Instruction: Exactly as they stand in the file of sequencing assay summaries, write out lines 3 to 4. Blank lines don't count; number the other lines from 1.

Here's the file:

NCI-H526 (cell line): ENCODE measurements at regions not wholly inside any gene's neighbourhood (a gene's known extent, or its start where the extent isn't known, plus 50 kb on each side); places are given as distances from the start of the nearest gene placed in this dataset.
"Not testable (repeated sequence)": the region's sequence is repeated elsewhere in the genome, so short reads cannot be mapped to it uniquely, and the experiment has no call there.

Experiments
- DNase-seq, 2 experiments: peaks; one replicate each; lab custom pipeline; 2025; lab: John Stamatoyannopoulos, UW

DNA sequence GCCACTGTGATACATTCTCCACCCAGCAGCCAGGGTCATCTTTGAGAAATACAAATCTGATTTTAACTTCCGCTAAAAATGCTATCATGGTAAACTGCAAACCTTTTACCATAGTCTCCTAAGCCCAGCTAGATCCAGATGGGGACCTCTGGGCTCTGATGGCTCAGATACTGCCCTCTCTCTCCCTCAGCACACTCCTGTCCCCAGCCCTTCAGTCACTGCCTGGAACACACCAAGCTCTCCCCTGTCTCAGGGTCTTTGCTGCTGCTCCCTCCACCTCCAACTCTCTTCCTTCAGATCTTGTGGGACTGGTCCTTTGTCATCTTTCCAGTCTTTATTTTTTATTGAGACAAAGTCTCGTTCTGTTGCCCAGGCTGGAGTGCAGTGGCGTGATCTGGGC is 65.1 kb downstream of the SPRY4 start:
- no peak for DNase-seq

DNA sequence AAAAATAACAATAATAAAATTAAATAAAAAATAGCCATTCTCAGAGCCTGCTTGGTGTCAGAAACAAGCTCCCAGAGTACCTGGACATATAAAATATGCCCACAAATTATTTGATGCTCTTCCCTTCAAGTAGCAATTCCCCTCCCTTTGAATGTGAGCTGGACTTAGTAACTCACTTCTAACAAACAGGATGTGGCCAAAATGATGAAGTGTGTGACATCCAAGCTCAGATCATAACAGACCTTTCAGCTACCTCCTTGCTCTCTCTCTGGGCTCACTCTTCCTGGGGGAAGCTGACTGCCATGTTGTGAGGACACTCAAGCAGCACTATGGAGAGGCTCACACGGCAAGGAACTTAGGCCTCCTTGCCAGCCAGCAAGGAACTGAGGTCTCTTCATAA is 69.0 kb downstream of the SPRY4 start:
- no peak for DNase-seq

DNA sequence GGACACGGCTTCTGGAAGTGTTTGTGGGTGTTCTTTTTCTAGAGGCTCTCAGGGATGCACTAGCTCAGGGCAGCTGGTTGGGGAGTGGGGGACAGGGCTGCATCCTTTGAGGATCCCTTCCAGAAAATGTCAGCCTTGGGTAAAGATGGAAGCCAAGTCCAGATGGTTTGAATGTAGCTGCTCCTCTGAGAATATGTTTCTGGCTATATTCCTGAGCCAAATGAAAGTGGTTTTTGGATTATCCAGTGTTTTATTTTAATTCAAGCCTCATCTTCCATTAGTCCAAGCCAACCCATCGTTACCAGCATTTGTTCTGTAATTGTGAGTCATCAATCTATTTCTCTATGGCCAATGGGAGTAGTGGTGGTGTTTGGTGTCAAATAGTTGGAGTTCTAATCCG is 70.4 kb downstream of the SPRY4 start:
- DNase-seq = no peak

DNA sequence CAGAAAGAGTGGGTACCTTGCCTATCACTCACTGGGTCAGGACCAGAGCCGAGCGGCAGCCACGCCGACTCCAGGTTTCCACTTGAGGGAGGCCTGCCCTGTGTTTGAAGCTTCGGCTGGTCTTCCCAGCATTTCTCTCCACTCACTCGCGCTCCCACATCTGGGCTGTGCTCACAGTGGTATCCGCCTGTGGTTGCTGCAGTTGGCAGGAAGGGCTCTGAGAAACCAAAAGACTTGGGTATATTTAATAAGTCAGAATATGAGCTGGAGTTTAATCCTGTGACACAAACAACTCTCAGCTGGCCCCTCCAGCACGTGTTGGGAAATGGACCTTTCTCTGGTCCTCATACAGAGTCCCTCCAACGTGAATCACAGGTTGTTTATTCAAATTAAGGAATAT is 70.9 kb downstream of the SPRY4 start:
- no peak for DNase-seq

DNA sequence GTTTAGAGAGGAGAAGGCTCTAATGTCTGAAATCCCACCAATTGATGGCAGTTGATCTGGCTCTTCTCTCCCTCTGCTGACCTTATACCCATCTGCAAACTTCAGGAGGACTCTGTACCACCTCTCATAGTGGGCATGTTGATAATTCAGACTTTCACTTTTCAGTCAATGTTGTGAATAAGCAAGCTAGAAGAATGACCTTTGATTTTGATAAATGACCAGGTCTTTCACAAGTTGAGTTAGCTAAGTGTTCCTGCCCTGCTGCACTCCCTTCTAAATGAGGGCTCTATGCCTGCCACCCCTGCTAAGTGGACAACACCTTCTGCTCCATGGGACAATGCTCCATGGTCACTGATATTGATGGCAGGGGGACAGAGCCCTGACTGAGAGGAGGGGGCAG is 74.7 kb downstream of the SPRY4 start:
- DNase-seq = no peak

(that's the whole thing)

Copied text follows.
Experiments
- DNase-seq, 2 experiments: peaks; one replicate each; lab custom pipeline; 2025; lab: John Stamatoyannopoulos, UW